[This is a guest post by Michael Cannings]
This brief news segment features a poster with a lot of interesting points packed into three short lines of text. The billboard is a traffic safety announcement by police in Kaohsiung, southern Taiwan.
The word in focus in the report is bái (the reporter says it correctly, but the written romanization they give is wrong). The character used combines 禾 and 黑 into 䆀, which is part of Unicode and apparently pronounced měi in Mandarin, but it's not available through any of the Mandarin input methods on my computer. As shown in the report, some passersby can't identify the character, and I can't say I blame them. It is used for bái in the Ministry of Education Taiwanese dictionary and some other sources, and can be reproduced using the FHL input method for Taiwanese, but knowledge of the character is, as demonstrated by the vox pops, limited. For those trying to puzzle out the character from first principles there's no phonetic help as the elements are pronounced hô and o͘
Here's the text of the banner:
Taiwanese pronunciation (in POJ romanization):
Lāu-tōa-lâng ba̍k-chiu bái, hóan-èng bān
Khiâ ki-chhia khah gûi-hiám
Chē-chhia siōng an-chôan
Older people have poor eyesight and slow reactions,
Riding a motorbike becomes dangerous,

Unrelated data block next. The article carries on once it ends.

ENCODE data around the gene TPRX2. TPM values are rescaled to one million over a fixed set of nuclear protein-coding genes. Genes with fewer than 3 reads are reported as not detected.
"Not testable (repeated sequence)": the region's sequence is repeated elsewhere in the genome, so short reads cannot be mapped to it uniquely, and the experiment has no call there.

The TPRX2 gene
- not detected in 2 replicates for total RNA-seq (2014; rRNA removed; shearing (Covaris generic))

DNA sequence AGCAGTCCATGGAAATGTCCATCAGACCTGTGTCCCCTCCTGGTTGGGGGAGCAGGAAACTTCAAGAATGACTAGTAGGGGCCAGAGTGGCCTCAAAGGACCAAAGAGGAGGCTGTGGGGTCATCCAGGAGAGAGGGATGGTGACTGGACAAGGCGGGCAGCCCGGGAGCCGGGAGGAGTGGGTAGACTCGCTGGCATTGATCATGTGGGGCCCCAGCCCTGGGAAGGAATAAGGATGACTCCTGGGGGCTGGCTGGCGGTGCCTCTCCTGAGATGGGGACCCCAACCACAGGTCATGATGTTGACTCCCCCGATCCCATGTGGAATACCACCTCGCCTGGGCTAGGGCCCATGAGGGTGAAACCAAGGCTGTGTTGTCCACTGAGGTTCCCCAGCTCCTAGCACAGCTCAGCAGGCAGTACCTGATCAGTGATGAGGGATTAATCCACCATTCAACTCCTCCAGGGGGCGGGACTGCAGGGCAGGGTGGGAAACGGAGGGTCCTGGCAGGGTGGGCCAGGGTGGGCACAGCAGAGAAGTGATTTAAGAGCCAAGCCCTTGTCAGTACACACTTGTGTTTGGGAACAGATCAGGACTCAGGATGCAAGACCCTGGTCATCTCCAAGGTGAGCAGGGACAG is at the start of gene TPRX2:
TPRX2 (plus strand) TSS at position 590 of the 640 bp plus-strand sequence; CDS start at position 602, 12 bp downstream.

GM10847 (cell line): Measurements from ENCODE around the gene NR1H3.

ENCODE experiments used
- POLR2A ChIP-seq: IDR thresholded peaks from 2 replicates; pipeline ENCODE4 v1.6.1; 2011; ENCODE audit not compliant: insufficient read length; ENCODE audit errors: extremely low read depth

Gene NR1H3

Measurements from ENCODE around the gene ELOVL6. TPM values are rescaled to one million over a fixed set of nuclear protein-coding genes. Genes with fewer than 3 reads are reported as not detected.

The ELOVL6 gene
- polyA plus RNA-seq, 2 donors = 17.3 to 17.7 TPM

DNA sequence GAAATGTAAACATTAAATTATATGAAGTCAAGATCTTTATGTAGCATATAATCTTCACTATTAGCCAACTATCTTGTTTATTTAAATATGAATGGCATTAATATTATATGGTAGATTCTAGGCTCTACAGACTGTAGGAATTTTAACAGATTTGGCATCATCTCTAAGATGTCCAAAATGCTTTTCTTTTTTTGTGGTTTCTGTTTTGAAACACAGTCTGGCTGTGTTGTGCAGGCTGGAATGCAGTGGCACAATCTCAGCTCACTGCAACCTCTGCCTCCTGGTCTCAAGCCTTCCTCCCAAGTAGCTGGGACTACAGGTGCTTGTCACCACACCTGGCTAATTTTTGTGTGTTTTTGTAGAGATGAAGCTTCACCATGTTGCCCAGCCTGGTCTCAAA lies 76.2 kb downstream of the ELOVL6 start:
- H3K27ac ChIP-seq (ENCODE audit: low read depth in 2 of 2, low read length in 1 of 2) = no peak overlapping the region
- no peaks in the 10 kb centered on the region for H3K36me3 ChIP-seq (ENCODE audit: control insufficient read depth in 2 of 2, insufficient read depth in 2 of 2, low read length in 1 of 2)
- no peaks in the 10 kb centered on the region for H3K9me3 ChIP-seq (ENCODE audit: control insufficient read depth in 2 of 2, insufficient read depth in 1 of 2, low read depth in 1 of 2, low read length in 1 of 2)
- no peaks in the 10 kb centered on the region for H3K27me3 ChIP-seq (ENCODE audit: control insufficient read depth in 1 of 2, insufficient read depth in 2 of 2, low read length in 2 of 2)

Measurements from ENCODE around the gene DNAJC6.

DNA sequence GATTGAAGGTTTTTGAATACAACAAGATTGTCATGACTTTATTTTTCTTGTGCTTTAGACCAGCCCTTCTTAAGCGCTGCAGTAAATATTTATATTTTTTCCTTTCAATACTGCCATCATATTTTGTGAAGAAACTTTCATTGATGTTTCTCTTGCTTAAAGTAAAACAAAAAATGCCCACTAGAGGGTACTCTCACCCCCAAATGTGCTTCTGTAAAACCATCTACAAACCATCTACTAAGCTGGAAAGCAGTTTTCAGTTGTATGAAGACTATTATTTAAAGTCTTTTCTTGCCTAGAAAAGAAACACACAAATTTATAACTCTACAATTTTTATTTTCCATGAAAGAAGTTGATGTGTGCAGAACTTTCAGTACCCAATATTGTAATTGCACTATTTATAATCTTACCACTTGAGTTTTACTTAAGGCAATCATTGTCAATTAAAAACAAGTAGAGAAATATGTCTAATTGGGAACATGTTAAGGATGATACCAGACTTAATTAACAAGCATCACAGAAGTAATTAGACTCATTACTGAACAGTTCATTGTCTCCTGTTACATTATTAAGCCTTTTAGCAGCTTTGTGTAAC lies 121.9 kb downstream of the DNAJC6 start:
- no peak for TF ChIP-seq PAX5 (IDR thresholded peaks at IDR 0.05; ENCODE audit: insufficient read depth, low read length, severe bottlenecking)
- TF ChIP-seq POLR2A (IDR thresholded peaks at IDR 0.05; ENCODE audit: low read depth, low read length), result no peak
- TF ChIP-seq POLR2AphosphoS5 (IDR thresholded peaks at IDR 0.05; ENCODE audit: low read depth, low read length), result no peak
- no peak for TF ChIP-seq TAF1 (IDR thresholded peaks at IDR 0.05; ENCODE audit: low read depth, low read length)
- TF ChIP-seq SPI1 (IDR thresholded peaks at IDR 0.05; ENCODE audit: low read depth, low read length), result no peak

Riding in a car is safest.
For ease of comprehension it might have been better to replace 䆀 with a Mandarin phonetic loan like 敗 bài, a nonce character like [口敗], MPS (Zhuyin), or even a Taiwanese version of MPS (TPS). In MPS ㄅㄞˋ would get the point across, although the initial ㄅ (Pinyin: b; IPA: p) is not the same sound as in the Taiwanese word. Taiwanese has the initials b, p, and pʰ (written b, p, and ph in POJ), whereas Mandarin just has p and pʰ (written b and p in Pinyin). Taiwanese Phonetic Symbols, an adaptation of MPS, adds a character to represent Taiwanese b, which looks like ㄅ with a small circle at the bottom of the character rather than a hooked stroke. As this character isn't included in most Chinese fonts, here's an image of the word in TPS:
Any one of the above four methods would likely increase comprehension over using 䆀.
As the reporter also notes, most people have no problem with the character immediately above, 睭, reading it as chiu in the word ba̍k-chiu (eye). So this example combines a Taiwanese character people do understand with one they don't. Also in the second line there's 足, which I take to be khah. It's a multipurpose word which doesn't map easily to a single English definition, so I'll quote the Maryknoll Taiwanese–English Dictionary entry for it:
khah comparative particle. The meaning of this particle is usually given as "more", but in translating this word into English we very often must use a circumlocution on account of its idiomatic use. The chief reason for this is that it is joined not only to adjectives and adverbs to form the comparative degree, but it is also joined to verbs.
The character 足 is functioning as a two-stage loan – first a semantic loan from Mandarin zú "foot" to the etymologically unconnected kha "foot", and then a sound loan from kha "foot" to khah "more". One last notable feature: in the last line 尚 is used for siōng instead of the more usual Taiwanese 上 "most, -est, superlative modifier".
So within three lines we have four words that would likely flummox non-Taiwanese speakers: 目睭, 足, 尚, and 䆀; and the last one troubles even some native speakers.